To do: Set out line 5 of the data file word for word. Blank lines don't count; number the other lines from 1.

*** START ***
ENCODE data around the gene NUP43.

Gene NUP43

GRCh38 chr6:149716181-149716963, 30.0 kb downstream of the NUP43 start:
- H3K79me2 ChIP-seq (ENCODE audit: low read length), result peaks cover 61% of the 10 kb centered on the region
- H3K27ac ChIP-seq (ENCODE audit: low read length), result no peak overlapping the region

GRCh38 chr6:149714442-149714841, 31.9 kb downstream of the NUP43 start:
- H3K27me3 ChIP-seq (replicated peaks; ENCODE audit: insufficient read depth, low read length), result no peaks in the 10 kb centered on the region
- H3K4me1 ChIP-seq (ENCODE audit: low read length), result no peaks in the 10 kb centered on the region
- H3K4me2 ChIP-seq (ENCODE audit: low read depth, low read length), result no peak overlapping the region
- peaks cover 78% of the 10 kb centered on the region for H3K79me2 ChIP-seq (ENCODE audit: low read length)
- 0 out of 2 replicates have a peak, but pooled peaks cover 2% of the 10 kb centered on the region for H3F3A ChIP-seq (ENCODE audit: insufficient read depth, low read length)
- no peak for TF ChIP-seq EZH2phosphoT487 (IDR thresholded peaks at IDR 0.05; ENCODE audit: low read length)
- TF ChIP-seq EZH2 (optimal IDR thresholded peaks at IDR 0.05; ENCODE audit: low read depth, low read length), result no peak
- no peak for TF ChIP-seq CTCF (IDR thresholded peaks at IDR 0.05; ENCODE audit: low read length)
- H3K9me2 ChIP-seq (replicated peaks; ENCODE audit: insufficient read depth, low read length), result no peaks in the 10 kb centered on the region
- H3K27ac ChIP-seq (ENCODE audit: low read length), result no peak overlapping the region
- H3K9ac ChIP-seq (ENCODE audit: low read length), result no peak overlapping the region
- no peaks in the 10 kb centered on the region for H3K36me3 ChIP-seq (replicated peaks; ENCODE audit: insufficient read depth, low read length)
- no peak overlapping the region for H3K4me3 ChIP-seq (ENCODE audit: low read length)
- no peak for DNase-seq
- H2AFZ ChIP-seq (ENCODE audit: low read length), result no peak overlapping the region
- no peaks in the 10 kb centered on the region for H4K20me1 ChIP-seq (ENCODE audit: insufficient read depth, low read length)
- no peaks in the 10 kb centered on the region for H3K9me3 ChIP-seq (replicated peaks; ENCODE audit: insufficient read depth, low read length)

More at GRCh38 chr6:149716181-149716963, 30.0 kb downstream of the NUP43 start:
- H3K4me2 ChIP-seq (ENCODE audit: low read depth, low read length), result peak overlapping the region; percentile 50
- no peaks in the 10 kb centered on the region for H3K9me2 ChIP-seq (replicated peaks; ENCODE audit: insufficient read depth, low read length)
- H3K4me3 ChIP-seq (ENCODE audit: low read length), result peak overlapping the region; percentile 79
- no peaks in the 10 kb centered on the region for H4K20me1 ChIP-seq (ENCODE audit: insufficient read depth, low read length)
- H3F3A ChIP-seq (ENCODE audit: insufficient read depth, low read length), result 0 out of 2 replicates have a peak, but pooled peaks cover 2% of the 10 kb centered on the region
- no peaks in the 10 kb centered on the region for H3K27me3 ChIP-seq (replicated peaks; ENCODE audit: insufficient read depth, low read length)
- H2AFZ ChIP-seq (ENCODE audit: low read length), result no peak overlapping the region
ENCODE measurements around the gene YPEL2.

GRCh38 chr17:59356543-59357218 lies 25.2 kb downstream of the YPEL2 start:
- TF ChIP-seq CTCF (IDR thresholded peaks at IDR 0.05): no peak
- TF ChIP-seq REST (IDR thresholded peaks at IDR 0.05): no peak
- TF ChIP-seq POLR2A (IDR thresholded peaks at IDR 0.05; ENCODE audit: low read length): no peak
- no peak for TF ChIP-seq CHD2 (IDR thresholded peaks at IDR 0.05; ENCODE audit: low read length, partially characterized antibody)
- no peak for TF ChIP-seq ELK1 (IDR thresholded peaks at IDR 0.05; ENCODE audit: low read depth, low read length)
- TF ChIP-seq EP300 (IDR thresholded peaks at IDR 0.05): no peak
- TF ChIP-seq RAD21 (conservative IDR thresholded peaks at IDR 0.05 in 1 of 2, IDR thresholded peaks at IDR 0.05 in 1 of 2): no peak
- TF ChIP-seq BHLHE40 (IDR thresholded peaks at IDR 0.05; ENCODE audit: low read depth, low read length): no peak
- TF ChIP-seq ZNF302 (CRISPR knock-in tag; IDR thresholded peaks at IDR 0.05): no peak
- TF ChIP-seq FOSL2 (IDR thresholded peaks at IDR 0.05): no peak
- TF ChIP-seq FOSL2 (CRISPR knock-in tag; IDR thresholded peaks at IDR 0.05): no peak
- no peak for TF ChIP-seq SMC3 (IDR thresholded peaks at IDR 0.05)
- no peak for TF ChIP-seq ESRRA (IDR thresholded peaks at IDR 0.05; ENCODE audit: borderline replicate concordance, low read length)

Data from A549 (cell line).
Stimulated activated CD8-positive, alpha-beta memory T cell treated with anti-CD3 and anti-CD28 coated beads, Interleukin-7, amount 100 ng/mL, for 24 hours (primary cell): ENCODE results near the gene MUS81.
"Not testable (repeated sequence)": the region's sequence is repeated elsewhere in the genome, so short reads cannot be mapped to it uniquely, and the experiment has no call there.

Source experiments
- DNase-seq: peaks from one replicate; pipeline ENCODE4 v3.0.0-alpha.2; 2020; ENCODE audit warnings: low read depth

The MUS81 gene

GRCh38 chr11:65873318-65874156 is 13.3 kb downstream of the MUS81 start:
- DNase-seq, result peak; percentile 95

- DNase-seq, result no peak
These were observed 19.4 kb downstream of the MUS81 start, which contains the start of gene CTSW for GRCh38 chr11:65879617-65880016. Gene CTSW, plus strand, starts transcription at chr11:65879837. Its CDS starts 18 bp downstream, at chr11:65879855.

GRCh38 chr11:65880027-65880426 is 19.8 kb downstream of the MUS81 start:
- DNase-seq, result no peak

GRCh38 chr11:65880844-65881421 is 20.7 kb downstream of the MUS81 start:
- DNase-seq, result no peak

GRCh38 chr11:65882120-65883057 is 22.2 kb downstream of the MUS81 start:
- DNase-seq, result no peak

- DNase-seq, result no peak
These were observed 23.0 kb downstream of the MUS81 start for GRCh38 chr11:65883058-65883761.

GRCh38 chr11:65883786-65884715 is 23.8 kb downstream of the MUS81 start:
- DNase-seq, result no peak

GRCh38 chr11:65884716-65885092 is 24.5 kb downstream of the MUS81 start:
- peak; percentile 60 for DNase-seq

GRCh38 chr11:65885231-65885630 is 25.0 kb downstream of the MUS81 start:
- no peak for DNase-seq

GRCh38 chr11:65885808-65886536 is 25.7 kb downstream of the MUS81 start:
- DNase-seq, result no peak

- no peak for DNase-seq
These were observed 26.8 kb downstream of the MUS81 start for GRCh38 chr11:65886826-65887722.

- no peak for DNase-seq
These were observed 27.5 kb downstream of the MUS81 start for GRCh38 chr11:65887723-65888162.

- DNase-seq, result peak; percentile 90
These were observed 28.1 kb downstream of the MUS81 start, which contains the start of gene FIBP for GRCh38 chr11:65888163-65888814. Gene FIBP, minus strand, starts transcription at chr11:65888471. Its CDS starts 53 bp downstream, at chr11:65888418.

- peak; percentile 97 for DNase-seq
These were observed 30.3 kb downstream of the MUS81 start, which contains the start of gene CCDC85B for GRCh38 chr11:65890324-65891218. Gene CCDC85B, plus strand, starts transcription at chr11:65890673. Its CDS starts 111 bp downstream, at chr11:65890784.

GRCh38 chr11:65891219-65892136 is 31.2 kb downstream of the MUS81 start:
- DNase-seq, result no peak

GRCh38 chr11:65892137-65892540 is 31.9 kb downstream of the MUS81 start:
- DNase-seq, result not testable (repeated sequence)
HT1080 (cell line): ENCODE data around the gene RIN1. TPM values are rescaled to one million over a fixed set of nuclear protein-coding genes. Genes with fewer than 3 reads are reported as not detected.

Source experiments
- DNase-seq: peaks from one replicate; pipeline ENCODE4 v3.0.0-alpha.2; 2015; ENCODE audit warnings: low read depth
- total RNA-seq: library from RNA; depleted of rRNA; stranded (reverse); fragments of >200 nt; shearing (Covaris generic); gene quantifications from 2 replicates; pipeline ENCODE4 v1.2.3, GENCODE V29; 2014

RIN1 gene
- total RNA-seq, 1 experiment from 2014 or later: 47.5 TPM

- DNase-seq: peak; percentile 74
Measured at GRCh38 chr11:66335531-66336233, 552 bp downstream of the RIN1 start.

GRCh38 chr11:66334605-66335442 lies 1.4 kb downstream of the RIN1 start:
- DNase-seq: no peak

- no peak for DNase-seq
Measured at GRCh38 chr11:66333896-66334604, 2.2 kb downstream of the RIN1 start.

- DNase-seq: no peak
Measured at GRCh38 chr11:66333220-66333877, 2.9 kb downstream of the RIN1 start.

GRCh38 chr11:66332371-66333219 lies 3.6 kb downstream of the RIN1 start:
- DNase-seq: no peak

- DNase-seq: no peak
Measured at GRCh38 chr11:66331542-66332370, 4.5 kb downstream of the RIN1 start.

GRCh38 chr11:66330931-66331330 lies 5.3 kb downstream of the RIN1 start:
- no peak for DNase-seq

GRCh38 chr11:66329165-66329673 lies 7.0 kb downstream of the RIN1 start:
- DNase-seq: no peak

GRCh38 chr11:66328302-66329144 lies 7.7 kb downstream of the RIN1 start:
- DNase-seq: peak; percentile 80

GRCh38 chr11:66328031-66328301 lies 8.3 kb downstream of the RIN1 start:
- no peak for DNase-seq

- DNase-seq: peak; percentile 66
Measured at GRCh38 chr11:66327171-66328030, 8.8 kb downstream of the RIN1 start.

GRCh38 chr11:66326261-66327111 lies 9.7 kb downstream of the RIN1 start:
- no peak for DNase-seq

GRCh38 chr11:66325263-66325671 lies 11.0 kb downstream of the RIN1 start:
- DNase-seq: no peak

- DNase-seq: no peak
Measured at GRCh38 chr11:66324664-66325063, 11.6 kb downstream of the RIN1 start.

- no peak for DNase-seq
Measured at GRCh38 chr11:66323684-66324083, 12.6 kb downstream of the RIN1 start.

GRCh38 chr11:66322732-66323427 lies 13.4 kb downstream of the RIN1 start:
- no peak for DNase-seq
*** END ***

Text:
- H3K27ac ChIP-seq (ENCODE audit: low read length), result no peak overlapping the region